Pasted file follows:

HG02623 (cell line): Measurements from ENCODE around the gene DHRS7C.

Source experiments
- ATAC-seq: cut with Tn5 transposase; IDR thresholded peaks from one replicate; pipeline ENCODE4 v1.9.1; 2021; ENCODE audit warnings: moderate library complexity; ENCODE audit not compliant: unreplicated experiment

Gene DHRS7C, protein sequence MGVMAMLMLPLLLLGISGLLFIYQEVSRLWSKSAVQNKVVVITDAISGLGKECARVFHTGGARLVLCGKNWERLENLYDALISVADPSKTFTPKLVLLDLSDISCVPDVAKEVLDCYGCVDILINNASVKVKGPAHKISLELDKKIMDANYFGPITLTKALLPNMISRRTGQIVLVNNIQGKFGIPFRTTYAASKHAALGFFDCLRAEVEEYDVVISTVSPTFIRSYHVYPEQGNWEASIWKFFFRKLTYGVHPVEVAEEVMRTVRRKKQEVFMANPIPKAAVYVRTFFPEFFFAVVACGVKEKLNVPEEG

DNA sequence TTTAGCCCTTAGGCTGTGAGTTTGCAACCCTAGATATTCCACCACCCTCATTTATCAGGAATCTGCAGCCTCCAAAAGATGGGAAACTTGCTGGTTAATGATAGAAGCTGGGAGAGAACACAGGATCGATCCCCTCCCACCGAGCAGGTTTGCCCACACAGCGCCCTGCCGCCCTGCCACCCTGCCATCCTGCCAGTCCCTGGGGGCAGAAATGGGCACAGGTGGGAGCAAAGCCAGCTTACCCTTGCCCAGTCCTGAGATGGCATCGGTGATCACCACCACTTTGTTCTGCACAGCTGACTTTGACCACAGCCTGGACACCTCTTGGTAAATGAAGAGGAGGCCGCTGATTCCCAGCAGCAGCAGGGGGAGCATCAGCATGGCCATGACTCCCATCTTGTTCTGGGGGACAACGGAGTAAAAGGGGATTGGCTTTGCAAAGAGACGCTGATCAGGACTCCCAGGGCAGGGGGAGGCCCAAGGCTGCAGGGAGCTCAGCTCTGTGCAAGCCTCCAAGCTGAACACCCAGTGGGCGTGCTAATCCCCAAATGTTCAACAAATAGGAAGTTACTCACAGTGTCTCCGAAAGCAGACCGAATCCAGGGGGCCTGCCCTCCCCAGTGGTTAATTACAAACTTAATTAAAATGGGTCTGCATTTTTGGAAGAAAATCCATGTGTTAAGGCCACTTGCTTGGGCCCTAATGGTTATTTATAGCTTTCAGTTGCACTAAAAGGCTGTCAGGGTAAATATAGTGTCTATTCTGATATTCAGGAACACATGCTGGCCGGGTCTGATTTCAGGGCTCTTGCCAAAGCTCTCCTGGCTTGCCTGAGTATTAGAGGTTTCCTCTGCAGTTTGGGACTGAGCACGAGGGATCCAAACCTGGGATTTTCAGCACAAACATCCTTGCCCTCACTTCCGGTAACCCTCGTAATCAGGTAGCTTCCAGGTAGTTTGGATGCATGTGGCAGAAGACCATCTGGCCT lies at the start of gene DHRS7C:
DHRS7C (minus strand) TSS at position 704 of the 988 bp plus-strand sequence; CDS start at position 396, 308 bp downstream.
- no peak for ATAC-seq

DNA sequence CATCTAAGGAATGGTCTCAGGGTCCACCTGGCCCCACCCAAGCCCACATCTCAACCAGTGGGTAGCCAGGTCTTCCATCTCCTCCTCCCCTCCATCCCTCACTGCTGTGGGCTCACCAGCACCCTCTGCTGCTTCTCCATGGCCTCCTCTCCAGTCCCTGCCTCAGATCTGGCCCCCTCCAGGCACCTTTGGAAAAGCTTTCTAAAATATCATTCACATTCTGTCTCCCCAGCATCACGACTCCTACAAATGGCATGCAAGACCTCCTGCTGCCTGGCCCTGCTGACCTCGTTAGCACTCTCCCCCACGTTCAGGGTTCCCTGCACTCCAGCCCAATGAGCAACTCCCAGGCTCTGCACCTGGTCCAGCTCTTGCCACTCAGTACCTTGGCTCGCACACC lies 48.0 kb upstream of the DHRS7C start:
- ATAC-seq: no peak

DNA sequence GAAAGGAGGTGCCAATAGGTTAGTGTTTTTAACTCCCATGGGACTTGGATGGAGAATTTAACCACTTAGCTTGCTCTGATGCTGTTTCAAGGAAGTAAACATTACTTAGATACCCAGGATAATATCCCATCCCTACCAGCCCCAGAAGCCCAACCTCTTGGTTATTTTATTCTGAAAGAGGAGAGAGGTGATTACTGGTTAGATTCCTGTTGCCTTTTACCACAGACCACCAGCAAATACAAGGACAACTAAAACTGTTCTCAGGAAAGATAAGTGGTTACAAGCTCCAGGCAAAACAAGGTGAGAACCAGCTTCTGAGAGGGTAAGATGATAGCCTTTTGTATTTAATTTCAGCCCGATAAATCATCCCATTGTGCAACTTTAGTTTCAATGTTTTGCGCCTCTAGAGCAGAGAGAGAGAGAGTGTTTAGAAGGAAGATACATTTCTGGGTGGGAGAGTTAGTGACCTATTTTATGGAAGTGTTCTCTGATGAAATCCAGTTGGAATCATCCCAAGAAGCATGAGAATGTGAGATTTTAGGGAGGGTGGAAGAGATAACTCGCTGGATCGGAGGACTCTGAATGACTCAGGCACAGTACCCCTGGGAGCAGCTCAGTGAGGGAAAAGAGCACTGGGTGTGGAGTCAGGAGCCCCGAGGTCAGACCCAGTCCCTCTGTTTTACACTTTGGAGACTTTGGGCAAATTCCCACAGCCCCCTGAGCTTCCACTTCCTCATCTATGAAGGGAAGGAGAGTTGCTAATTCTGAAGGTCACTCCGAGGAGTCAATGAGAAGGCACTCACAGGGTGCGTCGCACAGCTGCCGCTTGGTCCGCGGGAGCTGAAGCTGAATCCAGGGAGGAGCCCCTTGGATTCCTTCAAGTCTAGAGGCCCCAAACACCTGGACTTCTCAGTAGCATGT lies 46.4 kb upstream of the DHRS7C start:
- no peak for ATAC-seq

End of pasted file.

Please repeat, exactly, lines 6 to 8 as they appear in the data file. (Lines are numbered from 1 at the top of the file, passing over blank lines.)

DHRS7C (minus strand) TSS at position 704 of the 988 bp plus-strand sequence; CDS start at position 396, 308 bp downstream.
- no peak for ATAC-seq

DNA sequence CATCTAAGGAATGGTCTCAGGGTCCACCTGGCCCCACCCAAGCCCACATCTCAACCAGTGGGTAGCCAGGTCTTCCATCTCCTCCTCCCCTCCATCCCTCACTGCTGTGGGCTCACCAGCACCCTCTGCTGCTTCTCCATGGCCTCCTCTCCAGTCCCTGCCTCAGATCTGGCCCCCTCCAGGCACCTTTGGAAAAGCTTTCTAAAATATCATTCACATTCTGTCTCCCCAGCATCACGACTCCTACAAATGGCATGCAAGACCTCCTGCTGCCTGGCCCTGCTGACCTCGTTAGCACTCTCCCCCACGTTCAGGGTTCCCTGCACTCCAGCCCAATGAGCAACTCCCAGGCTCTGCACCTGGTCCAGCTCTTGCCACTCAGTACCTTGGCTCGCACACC lies 48.0 kb upstream of the DHRS7C start: